The Orland Bethel Family Foundation has pledged a $25 million gift — for which the University of Pittsburgh School of Medicine will make an equivalent co-investment — that will enable Pitt to elevate its study of musculoskeletal disorders including osteoporosis, degenerative arthritis, fragility fractures and spinal pathology.
The $50 million total will create the Orland Bethel Family Musculoskeletal Research Center (BMRC) to attract and retain top scientists as well as to advance leading-edge research, making musculoskeletal medicine a major focus alongside cancer and neuroscience at the University of Pittsburgh School of Medicine and the other five schools of the health sciences.
“We are poised to develop potential breakthroughs in therapeutics through clinical and basic science research in musculoskeletal diseases and orthopaedic surgery,” said Anantha Shekhar, the John and Gertrude Petersen Dean of the School of Medicine and senior vice chancellor for the health sciences at Pitt. “The center will support clinicians, investigators, trainees and students in areas that will bring hope to the hundreds of thousands who face these problems every day.”
What began as seeking care for incapacitating pain has become a transformative gift to benefit future patients, researchers, educators and physicians. Orland Bethel, pictured above, suffered debilitating spinal pain from back to neck before turning to scientists and clinicians at the University of Pittsburgh and UPMC for help. Bethel, founder of Hillandale Farms, which is one of the United States’ largest egg producers, received relief after successful surgery and treatment, enjoying restored function and motion thanks to Joon Y. Lee of Pitt’s Department of Orthopaedic Surgery and UPMC.
“My family and I are pleased to offer our support to the spectacular work of Dr. Joon Lee and the other surgeons, physicians and researchers within the department led by Dr. MaCalus V. Hogan through the creation of the Orland Bethel Family Musculoskeletal Research Center,” Bethel said. “I know how the University of Pittsburgh and UPMC changed my life and can only imagine how the lives of others — worse off than I was — will be improved thanks to the ongoing research at this new center.”
The gift launches an array of programs under the new center’s umbrella: the BMRC Core Laboratories, Bethel Research Fellows and an annual conference and seminar where scientists will share their work and discover new opportunities for collaboration. Among the participating entities in the center are the Department of Orthopaedic Surgery and Department of Physical Medicine and Rehabilitation in the School of Medicine, the McGowan Institute for Regenerative Medicine, the School of Health and Rehabilitation Sciences, the Department of Bioengineering in the Swanson School of Engineering, and the Pittsburgh Center for Pain Research.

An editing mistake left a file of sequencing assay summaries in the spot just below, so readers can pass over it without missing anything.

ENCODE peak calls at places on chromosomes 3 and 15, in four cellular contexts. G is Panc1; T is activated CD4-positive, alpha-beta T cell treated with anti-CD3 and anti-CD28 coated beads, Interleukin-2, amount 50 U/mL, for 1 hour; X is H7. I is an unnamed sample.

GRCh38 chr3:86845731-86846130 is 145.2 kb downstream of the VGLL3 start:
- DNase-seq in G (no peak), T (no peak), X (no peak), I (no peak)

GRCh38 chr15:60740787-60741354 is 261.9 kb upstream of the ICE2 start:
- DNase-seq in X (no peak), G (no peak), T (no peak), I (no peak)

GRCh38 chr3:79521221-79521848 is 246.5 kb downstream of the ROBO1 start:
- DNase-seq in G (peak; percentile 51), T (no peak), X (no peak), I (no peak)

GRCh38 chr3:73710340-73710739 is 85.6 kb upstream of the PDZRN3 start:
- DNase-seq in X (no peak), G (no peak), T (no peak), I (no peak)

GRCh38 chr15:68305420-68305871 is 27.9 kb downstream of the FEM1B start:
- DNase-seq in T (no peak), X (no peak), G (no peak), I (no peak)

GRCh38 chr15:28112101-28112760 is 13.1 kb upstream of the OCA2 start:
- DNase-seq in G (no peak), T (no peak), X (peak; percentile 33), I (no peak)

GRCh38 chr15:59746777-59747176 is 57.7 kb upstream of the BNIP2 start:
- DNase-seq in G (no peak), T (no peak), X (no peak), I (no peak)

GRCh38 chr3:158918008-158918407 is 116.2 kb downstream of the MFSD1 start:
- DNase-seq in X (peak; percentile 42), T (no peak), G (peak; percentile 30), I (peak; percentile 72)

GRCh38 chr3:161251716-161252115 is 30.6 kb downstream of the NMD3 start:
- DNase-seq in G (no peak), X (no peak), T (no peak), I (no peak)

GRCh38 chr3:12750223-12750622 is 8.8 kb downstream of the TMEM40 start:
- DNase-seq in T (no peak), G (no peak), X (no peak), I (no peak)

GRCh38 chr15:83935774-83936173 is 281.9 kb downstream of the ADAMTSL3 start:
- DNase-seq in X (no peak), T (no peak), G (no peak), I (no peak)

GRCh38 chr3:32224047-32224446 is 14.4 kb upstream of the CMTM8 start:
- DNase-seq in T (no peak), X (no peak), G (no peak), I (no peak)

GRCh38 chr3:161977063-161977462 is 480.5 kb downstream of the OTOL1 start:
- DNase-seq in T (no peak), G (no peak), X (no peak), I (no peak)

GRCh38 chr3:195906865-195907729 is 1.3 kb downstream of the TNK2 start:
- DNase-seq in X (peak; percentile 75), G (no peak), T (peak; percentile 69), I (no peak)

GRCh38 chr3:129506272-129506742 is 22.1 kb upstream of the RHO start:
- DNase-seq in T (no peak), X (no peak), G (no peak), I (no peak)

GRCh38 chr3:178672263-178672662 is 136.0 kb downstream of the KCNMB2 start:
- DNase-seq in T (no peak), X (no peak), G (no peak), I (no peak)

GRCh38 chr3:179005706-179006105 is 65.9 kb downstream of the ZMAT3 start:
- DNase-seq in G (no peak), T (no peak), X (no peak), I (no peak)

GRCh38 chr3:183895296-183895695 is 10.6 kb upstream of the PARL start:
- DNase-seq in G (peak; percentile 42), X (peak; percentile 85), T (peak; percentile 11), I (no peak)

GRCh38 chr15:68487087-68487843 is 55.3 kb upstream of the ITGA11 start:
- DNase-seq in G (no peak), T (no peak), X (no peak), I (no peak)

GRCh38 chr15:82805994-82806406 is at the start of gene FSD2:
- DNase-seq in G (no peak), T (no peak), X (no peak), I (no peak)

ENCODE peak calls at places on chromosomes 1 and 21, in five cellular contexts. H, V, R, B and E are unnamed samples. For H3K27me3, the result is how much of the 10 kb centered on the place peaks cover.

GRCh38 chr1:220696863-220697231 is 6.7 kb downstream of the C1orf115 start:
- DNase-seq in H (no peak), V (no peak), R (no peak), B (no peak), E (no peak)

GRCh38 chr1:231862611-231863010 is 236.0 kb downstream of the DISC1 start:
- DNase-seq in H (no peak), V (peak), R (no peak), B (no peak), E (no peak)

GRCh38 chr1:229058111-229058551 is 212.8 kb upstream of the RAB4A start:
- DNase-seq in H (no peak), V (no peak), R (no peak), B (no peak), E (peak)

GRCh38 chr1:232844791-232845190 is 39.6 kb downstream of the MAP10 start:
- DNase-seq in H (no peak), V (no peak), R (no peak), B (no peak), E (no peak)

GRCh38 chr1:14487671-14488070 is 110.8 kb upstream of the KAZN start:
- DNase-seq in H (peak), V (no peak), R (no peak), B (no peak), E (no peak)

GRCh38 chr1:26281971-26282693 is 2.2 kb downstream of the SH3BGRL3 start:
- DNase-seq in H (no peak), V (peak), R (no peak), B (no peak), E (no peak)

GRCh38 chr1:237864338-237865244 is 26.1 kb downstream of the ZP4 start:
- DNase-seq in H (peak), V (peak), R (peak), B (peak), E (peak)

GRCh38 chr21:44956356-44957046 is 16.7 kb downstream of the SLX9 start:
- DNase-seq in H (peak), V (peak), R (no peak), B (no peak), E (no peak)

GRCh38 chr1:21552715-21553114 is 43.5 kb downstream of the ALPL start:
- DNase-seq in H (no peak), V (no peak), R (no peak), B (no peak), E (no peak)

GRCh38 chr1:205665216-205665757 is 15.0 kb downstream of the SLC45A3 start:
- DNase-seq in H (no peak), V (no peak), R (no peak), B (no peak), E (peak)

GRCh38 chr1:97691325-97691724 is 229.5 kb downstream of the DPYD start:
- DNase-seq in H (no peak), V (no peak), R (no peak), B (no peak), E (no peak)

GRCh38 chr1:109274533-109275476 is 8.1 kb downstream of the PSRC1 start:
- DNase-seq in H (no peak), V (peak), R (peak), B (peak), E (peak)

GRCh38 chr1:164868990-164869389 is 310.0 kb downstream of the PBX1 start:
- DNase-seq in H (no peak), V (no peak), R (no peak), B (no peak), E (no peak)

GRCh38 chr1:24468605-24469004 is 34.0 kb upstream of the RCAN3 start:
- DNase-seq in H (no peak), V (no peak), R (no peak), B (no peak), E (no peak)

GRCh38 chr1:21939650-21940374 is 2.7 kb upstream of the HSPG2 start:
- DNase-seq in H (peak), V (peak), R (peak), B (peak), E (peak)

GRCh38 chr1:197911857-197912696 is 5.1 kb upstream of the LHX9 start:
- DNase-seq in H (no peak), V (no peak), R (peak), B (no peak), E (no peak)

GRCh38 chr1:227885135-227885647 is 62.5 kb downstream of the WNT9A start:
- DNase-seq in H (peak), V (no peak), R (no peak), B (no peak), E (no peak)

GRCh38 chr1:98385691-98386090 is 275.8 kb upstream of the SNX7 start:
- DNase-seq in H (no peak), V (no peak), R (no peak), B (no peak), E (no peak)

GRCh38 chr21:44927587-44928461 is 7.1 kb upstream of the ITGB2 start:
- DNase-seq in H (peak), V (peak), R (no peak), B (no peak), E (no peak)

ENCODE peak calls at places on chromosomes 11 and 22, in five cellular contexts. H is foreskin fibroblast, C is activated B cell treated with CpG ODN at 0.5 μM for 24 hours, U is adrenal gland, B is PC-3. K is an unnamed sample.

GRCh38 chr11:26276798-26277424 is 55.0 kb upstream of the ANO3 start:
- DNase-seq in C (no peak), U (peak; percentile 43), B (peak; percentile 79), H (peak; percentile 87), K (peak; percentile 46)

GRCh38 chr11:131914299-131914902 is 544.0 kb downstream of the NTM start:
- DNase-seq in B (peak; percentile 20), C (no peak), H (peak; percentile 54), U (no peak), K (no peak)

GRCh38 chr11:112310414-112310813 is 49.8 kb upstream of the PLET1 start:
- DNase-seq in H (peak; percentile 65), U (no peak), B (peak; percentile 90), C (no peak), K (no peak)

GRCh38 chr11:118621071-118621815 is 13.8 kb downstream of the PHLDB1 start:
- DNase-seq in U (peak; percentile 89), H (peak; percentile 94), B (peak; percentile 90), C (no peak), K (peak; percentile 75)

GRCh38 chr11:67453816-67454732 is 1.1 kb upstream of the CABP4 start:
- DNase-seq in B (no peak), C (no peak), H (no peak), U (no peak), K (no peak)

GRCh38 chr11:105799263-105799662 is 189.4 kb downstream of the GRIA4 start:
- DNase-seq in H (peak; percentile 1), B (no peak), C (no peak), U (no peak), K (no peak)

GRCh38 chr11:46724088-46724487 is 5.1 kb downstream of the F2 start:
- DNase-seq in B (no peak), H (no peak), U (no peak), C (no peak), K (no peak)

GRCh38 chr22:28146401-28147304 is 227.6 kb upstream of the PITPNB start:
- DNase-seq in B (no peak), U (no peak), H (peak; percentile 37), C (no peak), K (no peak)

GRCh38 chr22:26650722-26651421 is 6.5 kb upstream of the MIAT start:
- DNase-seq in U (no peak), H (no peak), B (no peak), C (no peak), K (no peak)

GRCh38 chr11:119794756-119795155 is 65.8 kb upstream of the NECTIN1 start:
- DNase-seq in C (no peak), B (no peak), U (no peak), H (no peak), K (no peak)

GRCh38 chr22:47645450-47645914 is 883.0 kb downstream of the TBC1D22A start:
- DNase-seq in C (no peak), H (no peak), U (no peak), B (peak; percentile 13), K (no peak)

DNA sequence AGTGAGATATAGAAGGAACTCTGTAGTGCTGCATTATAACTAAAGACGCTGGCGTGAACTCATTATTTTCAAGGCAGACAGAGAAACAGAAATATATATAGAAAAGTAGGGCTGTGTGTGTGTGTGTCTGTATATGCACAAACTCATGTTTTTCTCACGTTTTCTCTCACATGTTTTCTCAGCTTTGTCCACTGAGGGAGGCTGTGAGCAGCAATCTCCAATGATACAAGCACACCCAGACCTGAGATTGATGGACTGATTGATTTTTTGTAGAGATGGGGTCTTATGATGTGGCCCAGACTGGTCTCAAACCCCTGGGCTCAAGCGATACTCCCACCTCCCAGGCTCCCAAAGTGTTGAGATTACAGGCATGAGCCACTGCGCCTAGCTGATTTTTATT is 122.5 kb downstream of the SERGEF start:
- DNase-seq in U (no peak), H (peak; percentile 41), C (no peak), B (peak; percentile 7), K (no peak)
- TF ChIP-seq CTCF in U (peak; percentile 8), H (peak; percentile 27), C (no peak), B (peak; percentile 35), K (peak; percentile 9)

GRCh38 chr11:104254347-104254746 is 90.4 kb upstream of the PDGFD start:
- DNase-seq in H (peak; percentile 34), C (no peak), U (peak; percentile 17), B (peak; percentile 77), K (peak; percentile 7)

The BMRC will elevate current orthopaedic work, translate it into applicable treatments and further enhance both Pitt’s and UPMC’s leadership in the discipline locally, nationally and internationally. Half of the gift will be put to use immediately, with the remainder scheduled to launch an endowment that will support the initiative in perpetuity.
The new center — expected to open in 2024 — will provide multiyear commitments to support such areas as:
- Understanding molecular, genetic and biological mechanisms in spine-related diseases
- Understanding the influence of gender and age on disease and recovery from musculoskeletal disorders
- Developing therapies for osteoarthritis
- Using stem cells to repair and recover from peripheral nerve injuries
- Applying machine learning algorithms for orthopaedic issues
“With this exceptional gift, Orland Bethel and his family are supporting and advancing our continuum of work, from basic science to patient care,” University of Pittsburgh Chancellor Joan Gabel said. “I am grateful for the confidence they have placed in Pitt and for how this gift will help to elevate musculoskeletal research through the development of world-class talent and transformational discovery.”
In a prior gift, Bethel and his foundation created the Orland Bethel Chair in Spine Surgery, which is held by Lee. As part of the new award, the University will place the center’s name on the entrance to the Biomedical Science Tower Complex, where it will be housed.
“This generous gift is nothing short of transformative. This investment will have both immediate and generational impact. With the help of Mr. Bethel and his family, we can work to immediately change how we approach the big questions, improve cross campus collaboration and allow creativity to solve musculoskeletal problems ‘outside-the-box,’” Lee said. “The influence of this gift will be felt across the entire system — from young medical school students, through accomplished researchers, on to improvements in patient care.”
The University of Pittsburgh’s Department of Orthopaedic Surgery has achieved national and international prominence, earning a stellar reputation for leading many key scientific and clinical innovations, with one of the top and most diverse orthopaedic training programs in the country. Similarly, the Department of Physical Medicine and Rehabilitation is a leader in National Institutes of Health rehabilitation research.
Hogan, chair of orthopaedic surgery, noted both the vitality and the novelty of the gift: “Orland Bethel is helping to speed up that imperative cycle. He benefited from scientific advancements and innovation from the bench to his bedside and, thanks to the Bethel family’s generosity, now we can continue elevating and translating the efforts of our research programs into the clinical reality for our patients.”
Photography by Aimee Obidzinski